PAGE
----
Not that I haven't make a mistake or two—and found myself short stitch (a missed yarn over) or over by a stitch (and extra yarn over)I just correct these miscounts when I find them. With 30 feathers in this tier of the shawl alone, not one is going to notice an extra knit two together in a single motif.. (nor the invisible make one to correct for a missed yarn over several rows back!)

I try (but sometimes get distracted, and don't) to count the stitches in each motif as I work the plain row—if not a proper count, at least, I count out the pattern-- K x, Yo, knit 1 (a decrease on previous round) YO, knit 1, YO, and to compare the number of knits in the knit “some” section... So 99% of the errors are caught before they have a chance to mess the pattern up too much.

It's very easy to pick up an extra forgotten YO, or to double up on stitches that should have been (but weren't) knit together, on the very next row. It's much harder to correct mistakes a few rounds back.

But I also realize, this is daytime, early evening knitting—and as it gets later, I need to put it down.
I sometimes don't see mistakes when I am tired!

R 91 is the change (decrease) round--and then, in a hop, skip and a jump, chart 2 will bite the dust....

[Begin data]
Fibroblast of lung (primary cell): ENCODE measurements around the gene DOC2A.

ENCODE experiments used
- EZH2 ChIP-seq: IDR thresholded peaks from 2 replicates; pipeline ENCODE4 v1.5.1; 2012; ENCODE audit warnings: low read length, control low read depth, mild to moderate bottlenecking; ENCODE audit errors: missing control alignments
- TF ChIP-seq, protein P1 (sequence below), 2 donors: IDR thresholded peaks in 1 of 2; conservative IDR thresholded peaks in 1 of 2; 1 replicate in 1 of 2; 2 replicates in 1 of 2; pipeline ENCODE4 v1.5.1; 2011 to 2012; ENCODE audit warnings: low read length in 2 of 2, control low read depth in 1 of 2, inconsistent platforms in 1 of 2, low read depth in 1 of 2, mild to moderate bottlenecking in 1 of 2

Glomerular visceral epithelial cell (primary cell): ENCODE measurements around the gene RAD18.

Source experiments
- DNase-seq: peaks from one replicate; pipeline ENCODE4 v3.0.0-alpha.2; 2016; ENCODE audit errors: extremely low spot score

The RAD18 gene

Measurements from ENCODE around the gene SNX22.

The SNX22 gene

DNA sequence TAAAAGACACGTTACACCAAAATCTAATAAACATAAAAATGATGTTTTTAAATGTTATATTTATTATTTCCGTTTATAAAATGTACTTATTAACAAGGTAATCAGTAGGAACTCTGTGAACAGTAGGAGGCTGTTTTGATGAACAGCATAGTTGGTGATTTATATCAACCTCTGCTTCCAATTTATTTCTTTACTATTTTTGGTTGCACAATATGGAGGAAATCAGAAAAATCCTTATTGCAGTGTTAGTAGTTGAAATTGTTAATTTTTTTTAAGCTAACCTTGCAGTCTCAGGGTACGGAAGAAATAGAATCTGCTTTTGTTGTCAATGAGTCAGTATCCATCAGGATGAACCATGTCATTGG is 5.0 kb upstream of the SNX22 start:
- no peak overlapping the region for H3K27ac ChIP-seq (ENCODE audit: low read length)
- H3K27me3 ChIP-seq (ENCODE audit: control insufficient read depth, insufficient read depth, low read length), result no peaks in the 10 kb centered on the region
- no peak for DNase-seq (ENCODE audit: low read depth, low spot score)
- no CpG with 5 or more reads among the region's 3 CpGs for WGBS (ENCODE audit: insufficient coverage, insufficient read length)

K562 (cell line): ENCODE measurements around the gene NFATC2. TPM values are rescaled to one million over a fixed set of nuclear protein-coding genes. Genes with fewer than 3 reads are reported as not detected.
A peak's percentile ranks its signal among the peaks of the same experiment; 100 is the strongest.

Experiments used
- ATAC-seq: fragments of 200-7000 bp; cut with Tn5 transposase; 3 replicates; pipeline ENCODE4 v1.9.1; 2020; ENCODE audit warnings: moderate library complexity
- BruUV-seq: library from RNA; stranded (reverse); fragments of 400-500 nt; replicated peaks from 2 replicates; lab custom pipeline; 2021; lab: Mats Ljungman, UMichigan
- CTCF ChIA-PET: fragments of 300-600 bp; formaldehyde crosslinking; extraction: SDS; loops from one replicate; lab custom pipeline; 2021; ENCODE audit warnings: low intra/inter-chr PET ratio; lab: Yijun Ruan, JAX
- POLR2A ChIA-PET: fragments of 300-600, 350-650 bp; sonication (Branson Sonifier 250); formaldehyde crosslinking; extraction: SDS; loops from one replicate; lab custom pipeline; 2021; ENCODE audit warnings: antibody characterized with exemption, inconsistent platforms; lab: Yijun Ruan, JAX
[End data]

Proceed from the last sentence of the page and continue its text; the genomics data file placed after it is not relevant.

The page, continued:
Its really just a small part of the shawl--rounds are still relatively short, and only an ounce of yarn has been used so far--(likely I will need over 6 oz. before I am done) But its an accomplishment.

So late last night (late=after 9 pm!) it was time to go back to the socks. And here they are-- ready for a heel flap. Then, well everyone knows, once the heel is done, there hardly anything left to knit on a sock. That will be slightly less true for these socks, since the stranded work will continue in the foot, but they are so much fun to knit--it's still half true!

I hope to get another 4 rounds of the shawl done today--and reach the point where the knit "some" equal 0!

Friday, May 04, 2012

Round and Round I Go

R75—a pattern round was were I stopped.
I picked up again, and did R76, a plain round,
and R77 a patterned round,
followed by another plain, 
and R79 another patterned, 
before ending with an other round of plain knitting.

R81 is next, and it's followed by 10 more rounds of 720 stitches till I finally get to R91 and start the minuscule number of decreases.  I've moved onto a longer circular needle, a 40 inch—vs the previous 29 inch one, so for the moment, it's possible,  once again, to see a wedge of the pattern--and clearly, feather are emerging.  

I am going to need a ton of new markers to start the next chart. For every feather motif in chart 2, there are 2 in chart 3--by the end of chart 3 the stitch count hasn't increased that much, but there are some big increases in some of the rows. Those beautiful eyes—are a hateful 9 stitch increase! And there are 60 feathers, with 60 eyes in chart 3 section of the shawl. A good percentage of the following rounds have net decrease... but 60 X 9!!! 540 increases! That will just about double the stitch count for a while (and the count will be up from the 540—the very first round of chart 3 comes with 30 increases! (and there are several more before the eyes!)